without a TV and got to work, though it took much
persuading to stop Rachael getting in the football
spirit by lighting flares and setting off smoke
The History Men were great hosts as ever, and on
great form throughout. Some fantastic answers
from them and a couple of blurts from us meant that
they took an early lead, which they kept all the way
to half time. They then regained the lead
after Round 5. However, Round 6 proved
decisive, as we gained a slight lead that we were
able to cling on to over the final couple of rounds.
Testers lost to Electric Pigs
After last week's success the Testers sadly tasted
defeat at the hands of last week's setters
from Nuts in May
to Gavin and Stacey
lost to Albert
Albert move up to 4th in the chasing pack
a short sabbatical Mike O'Brien is back with this
I know many of you have commented on my failure to
post in the last 2 weeks. I can now reveal I spent
the time in an exclusive Swiss Clinic having a butt
lift. Yes I yielded to the temptation!
It is a work of wonder; it reminds me of a
cantilever stand, supported on only one side and yet
miraculously seeming to hang in mid air. I
think I should be entered for some Danish
Architectural Prize. But now that I am out in
quiz society again I would ask you not to stand
behind me or alongside me attempting to
surreptitiously glance at this architectural marvel.
Garbo, Leigh and Knightley
the Three faces of Anna Karenina
paper set by...
Aggregate score 71.2
elsewhere so wasn't able to judge the paper first
hand. I caught up with things at about 11pm at
the Albert Club where they had just got to reading
the spares - so it was a long evening. By and
large, however, folk seemed happy with what they'd
only other thought from the subsequent task of
putting the paper up onto the website was about the
Run-on round. Discipline as to what
constitutes a reasonable overlap has varied quite a
lot recently. A whole distinct word overlap is
fine but 'Andersen/Sense' as in Question 1 seems a
bit unfair to me.
did others think?
"...you might as well
were Ivor's sentiments...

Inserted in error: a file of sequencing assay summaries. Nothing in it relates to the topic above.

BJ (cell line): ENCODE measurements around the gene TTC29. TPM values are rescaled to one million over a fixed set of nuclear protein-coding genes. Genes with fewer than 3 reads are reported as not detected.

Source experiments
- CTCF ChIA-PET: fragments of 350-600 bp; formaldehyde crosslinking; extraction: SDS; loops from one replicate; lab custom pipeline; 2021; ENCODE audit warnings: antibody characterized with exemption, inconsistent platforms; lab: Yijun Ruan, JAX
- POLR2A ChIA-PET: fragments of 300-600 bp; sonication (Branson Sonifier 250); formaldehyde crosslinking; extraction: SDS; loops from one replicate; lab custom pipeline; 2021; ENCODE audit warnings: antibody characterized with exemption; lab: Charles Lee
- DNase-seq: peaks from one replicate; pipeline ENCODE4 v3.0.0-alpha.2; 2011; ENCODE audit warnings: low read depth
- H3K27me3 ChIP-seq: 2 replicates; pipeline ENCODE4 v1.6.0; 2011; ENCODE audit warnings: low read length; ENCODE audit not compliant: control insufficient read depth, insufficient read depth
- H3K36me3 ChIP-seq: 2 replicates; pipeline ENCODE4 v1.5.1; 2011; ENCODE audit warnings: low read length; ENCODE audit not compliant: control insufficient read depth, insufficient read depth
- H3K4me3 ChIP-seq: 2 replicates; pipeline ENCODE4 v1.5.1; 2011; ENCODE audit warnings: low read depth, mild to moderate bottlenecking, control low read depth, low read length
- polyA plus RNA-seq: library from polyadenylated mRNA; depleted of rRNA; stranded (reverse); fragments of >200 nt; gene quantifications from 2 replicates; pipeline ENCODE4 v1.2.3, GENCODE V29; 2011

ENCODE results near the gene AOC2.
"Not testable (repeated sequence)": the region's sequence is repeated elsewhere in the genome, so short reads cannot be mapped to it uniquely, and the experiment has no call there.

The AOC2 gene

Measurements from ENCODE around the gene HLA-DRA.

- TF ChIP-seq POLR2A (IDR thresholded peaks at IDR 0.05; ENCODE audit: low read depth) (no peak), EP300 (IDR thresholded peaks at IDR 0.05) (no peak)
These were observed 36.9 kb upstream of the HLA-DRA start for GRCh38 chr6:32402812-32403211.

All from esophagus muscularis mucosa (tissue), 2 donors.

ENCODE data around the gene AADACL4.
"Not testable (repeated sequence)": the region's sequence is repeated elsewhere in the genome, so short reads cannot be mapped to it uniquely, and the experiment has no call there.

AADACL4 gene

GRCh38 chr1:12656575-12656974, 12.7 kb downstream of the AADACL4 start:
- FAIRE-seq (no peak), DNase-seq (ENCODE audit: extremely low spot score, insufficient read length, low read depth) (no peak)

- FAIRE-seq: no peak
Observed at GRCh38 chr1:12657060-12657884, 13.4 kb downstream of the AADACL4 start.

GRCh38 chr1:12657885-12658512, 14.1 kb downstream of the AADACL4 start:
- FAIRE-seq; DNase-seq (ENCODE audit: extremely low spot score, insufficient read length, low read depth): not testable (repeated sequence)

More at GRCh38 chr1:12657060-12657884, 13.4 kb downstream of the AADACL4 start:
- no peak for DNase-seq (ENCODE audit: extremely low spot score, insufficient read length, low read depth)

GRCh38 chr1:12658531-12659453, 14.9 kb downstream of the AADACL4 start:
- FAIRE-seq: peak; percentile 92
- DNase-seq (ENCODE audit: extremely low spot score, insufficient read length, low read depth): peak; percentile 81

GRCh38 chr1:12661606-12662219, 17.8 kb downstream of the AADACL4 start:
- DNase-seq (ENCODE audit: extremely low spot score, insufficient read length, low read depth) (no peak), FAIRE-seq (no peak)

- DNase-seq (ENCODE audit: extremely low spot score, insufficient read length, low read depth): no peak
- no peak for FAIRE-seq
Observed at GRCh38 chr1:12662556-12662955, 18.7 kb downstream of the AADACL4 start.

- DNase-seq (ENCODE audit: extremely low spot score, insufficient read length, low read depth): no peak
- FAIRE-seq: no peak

quiz paper was very much enjoyed by both sides.
Mike H, our QM, had no difficulty with the font or
layout except for, what were presumably last minute,
substitutions in some of the 'Pick Your Own'
rounds. This was not a paper rustled up at the last
minute (my fellow team members take note). The
'Namesake MPs' round and the 'Run-ons' round were
obviously labours of love (and not 'Loveís Labour's
Lost'). The 'Shakespeare' round and the 'Actorsí
roles' rounds were spot on. Unfortunately we did
not spot the Orient Express stops. This luxury mode
of travel is now much shortened; in the old days of
the NHS, pharmaceutical companies used to take GPs
and hospital consultants on 'educational' trips
(there would be a mini lecture and a poster or two)
but alas such blatant advertising of their products
is now banned by regulators."
...and James from Ethel's squad had
"Another long one, (22:57pm finish!) but they
generally interesting questions. The best non-answer
of the night (and funniest moment) was when we were
going through types of antelope and trying to think
of whether there were any Thompsonís gazelles or
elands in parliament. Then I remembered about
the dik-dik and we all agreed there were definitely
plenty of dicks in parliament. Sadly it wasnít the
...and Mike O'Brien's conclusions...
was a good quiz with not too many unanswered.
It was, though, a quiz which produced a lot of
conferring and therefore the evening was longer than
in recent weeks. The paper was slightly unbalanced
in that both Bingo rounds were in the first half and
all the hidden themes came in the second half.
What really excited us about the Bingo was that a
couple of the topics on our handout sheets bore no
relation to the questions the QM had on the paper in
front of her. Surely this is the way to enliven
Bingo rounds: pick the topic of football and get a
question on Flemish painting. We did like the
clever tweak to the hidden theme in Round 8."
Shrimp James' thoughts...
with last week, we found this quiz a bit of a
toughie. It took us a while to finish, doing
so around 22:50. However, that was certainly
not just the quiz's fault; the loudness of the pub
definitely played its part in the late finishing
time. The quiz was fairly balanced and covered
a good range of subjects. There were also some
great ideas throughout, R6 in particular."
Just another stop on
the journey East
Question of the Week
This week the Bards rather liked Question 7 in Round
6 (that was the round with the hidden Hercule Poirot-related
theme) - so their vote goes to...
First prepared in 1336 for the table of Philip VI,
which foodstuff was popularised in the 1850s when
vinegar was replaced in its recipe by the juice of
For the answer to this and all the week's other
The other Miss Farrow